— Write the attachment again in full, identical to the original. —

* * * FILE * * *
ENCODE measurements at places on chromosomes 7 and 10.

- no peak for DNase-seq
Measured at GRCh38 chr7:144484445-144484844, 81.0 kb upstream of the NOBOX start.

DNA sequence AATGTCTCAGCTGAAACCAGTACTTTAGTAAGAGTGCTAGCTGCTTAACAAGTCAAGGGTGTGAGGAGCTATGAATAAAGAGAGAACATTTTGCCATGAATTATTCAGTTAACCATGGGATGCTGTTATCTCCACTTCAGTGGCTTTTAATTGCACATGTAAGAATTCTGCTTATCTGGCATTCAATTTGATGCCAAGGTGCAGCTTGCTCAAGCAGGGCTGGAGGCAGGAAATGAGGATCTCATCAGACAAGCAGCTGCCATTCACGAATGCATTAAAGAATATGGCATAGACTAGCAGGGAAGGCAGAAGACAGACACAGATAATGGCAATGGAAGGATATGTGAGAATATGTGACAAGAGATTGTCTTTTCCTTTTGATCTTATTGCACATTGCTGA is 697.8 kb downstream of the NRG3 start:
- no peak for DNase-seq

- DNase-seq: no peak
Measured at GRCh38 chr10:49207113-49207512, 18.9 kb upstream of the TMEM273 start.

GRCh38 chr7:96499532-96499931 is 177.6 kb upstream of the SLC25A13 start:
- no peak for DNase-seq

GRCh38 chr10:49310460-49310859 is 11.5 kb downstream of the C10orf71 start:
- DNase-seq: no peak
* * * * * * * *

ENCODE measurements at places on chromosomes 7 and 10.

- no peak for DNase-seq
Measured at GRCh38 chr7:144484445-144484844, 81.0 kb upstream of the NOBOX start.

DNA sequence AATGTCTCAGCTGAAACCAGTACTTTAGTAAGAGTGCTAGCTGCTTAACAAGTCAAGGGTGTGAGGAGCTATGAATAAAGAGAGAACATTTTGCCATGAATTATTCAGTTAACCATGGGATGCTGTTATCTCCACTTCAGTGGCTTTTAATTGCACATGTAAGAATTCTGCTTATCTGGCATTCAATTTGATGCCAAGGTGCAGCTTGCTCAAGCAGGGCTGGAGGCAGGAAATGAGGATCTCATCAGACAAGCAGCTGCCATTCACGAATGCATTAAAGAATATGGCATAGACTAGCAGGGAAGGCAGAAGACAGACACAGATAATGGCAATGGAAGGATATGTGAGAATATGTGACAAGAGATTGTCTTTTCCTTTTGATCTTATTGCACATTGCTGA is 697.8 kb downstream of the NRG3 start:
- no peak for DNase-seq

- DNase-seq: no peak
Measured at GRCh38 chr10:49207113-49207512, 18.9 kb upstream of the TMEM273 start.

GRCh38 chr7:96499532-96499931 is 177.6 kb upstream of the SLC25A13 start:
- no peak for DNase-seq

GRCh38 chr10:49310460-49310859 is 11.5 kb downstream of the C10orf71 start:
- DNase-seq: no peak